The 2021 U.S. Open women’s singles final was one for the history books and not just because of the fact British 18-year-old Emma Raducanu beat Canada’s Leylah Fernandez, 19, to become the first qualifier to win a Grand Slam.
Both finalists, still in their teens and virtually unknown outside tennis circles, outplayed their more experienced counterparts. Their energetic, exhilarating and at times off the book approach to tennis will usher in a new era for women’s tennis.
Besides their age and approach, both Raducanu and Fernandez have one more thing in common. They both share mixed, immigrant backgrounds and their stories will be celebrated not just in their countries of residence but across the world.
People will be watching in Asia: The 18-year-old Raducanu's mother is from China and the 19-year-old Fernandez's is Filipino Canadian.
And in Latin America: Jorge Fernandez is from Ecuador.
And in Europe: Raducanu's father is from Romania.
And, of course, in Canada: Fernandez was born in Montreal (although she has been based in Florida for several years); Raducanu was born in Toronto and still holds a passport from that country (her family moved to England when she was 2).
“I just think that the matchup and what we’re seeing – those two ladies are touching a lot of young girls,” said Jorge Fernandez, Leylah’s father and coach before the final.
On her way to winning the final, Raducanu has thanked her Chinese-born mother for teaching her discipline and respect for others.
"I think for me, having a Chinese mum, she definitely instilled from a young age hard work, discipline," she said.
The teenager also hailed the values she learned from her Chinese cultural heritage for providing her with more confidence.
"I think the confidence comes from just inner belief," she had told British Vogue in a personal interview.
"My mum comes from a Chinese background, they have very good self-belief. It's not necessarily about telling everyone how good you are, but it's about believing it within yourself. I really respect that about the culture," she said.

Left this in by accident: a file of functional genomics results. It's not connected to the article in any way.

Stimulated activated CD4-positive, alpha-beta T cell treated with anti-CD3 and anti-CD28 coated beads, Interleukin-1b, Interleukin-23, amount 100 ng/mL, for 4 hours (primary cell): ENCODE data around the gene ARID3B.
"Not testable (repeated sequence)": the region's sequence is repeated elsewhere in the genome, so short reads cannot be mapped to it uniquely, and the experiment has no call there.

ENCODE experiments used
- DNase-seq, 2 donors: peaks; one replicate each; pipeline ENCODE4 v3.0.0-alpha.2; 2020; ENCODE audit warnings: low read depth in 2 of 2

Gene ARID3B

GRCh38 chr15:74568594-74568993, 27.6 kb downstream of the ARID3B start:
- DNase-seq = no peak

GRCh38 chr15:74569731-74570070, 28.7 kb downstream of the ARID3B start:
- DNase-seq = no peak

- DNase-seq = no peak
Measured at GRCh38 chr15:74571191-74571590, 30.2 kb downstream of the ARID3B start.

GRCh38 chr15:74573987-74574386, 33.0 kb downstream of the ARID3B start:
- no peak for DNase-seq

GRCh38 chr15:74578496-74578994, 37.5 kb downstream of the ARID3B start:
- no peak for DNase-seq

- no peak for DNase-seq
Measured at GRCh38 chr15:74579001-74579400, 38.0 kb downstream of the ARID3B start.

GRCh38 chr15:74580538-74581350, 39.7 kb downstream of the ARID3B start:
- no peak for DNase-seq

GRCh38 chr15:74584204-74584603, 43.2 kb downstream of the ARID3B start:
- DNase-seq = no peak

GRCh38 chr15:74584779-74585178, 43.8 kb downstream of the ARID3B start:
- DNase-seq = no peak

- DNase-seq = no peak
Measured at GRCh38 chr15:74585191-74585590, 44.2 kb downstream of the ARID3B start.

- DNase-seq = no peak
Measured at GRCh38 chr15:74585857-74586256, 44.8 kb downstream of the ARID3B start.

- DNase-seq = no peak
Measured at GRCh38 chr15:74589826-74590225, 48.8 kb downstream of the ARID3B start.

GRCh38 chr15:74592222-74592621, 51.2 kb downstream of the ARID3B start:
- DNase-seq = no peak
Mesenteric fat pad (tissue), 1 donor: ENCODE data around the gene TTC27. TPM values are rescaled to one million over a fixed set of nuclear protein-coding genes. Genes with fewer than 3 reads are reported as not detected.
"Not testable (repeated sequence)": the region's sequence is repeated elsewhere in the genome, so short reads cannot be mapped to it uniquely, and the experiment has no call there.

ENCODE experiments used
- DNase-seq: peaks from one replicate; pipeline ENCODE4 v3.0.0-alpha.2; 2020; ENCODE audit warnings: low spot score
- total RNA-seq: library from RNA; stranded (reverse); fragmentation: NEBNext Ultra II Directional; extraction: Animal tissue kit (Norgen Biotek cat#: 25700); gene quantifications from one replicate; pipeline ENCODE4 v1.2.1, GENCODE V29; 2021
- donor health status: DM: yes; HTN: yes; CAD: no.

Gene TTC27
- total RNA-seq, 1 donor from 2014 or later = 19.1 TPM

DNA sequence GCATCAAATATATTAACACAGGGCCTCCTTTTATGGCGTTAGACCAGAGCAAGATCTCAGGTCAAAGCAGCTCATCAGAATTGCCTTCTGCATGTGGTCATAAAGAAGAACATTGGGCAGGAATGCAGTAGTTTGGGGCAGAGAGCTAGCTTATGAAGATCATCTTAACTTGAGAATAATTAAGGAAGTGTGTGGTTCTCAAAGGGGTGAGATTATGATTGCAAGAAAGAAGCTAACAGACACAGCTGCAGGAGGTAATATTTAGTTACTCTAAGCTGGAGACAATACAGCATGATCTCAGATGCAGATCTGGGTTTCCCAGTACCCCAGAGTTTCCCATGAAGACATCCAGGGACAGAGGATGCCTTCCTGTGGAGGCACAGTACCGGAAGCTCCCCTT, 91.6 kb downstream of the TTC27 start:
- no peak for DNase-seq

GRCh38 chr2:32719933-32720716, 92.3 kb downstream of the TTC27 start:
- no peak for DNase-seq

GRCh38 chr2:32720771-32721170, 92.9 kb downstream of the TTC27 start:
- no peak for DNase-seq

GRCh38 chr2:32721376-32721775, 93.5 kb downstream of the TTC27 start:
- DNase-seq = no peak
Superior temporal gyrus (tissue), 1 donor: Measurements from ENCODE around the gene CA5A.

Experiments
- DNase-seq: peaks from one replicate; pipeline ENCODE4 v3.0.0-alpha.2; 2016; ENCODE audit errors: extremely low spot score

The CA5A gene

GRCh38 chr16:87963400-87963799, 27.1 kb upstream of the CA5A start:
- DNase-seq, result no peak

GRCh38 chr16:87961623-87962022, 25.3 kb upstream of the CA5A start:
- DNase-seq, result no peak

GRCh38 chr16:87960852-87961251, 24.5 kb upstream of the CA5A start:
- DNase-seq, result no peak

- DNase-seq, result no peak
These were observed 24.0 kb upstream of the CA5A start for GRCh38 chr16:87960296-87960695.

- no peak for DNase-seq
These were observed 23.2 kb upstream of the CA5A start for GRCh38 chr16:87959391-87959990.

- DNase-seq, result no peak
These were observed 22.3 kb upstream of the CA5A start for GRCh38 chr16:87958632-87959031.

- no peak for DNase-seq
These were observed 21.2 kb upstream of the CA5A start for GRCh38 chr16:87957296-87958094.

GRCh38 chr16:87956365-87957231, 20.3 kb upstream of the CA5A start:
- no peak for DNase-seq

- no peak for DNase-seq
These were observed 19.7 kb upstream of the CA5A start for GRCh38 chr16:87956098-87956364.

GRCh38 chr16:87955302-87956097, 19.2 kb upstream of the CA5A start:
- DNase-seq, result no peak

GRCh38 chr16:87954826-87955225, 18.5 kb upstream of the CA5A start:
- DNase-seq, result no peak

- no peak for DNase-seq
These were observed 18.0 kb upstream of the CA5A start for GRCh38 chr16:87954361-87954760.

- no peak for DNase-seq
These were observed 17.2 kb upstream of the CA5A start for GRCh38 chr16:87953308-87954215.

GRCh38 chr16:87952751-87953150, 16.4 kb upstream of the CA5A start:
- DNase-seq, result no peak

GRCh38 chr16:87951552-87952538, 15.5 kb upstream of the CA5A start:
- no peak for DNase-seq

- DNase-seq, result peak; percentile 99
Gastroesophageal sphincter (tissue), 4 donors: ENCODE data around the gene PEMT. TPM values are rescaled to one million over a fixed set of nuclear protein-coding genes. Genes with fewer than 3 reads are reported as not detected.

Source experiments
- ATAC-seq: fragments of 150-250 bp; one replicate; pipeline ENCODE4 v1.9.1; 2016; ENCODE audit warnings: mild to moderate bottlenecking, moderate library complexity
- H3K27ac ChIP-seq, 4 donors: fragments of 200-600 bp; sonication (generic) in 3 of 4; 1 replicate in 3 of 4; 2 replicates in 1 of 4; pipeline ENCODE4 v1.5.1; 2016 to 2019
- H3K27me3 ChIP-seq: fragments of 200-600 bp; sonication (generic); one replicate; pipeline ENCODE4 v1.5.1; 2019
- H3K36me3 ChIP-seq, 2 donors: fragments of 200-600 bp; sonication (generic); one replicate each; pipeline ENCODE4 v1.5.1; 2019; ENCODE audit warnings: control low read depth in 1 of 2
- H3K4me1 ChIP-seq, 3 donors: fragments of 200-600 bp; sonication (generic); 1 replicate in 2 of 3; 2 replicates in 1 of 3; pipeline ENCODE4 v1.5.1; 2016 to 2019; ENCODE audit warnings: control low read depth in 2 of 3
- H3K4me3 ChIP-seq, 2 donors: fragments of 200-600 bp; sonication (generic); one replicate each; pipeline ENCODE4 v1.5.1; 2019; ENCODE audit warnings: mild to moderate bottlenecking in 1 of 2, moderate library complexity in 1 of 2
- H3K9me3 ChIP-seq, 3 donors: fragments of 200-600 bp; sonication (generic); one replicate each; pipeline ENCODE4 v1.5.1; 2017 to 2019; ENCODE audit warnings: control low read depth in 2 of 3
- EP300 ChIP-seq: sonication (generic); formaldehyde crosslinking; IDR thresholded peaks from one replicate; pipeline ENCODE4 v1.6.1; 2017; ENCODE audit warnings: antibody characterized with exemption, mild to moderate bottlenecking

She added that her migrant parents can be hard to impress.
"They're very tough to please and have high expectations ... so that's a big driving factor as to why I want to perform.
"I think they've done a really great job. (After Wimbledon) I was straight back to work. And I think that's a result of many years of them just being super-focused, and not getting too high, but at the same time, not getting too low when the losses come," Raducanu said.
Fernandez was relatively unknown in the Philippines and Ecuador before beating defending champion Naomi Osaka in the third round. She has since drawn plenty of attention from local media in both countries, with mentions of her family's roots.
Char Abalos was among the fans who woke up early Friday in Manila to watch Fernandez beat No. 2 Aryna Sabalenka in a semifinal match that took place Thursday night in New York.
“She looks very calm but at the same time cheerful in the court,” Abalos said, noting that many tennis players are often quick to frown. “Leylah is so calm, just making sure that the crowd is enjoying,” he told the Associated Press (AP).
On the eve of her finals game, Fernandez’s dad and coach, Jorge, revealed to the media he's glad that Leylah has gained fans in the Philippines.
"I truly appreciate the Filipino community backing up Leylah," Jorge said. "She's got Filipino blood in her. It's so beautiful. I'm glad that they've embraced her. I hope that relationship can only grow between her and her community,” he said.
“I see they’re both (Fernandez and Raducanu) bringing a type of game that is not common right now on the circuit.
“I see that they bring a flair that is very unique for them. I’m glad that they’re touching the Asian community. I think that’s a huge opportunity in the women’s game,” he said.
“I’m getting messages about, ‘Please pass this to Leylah,’ little girls saying, ‘You’re making us believe’. This can only be good for the tennis game and the WTA altogether,” he added.
The West is embroiled in a deep crisis over growing anti-immigration sentiments and the rise of the far-right, only made worse by the ongoing coronavirus pandemic. In Canada and the U.S., in particular, anti-Asian sentiments have been on the rise.
However, just like Uğur Şahin and Özlem Türeci, the Turkish-German couple behind the Pfizer-BioNTech COVID-19 vaccine, have won widespread praise, Raducanu and Fernandez's achievements will also help eradicate unfounded fear and misinformation about immigrant communities in their host countries, not just in Canada, the U.S., the U.K. or Germany, but around the world.
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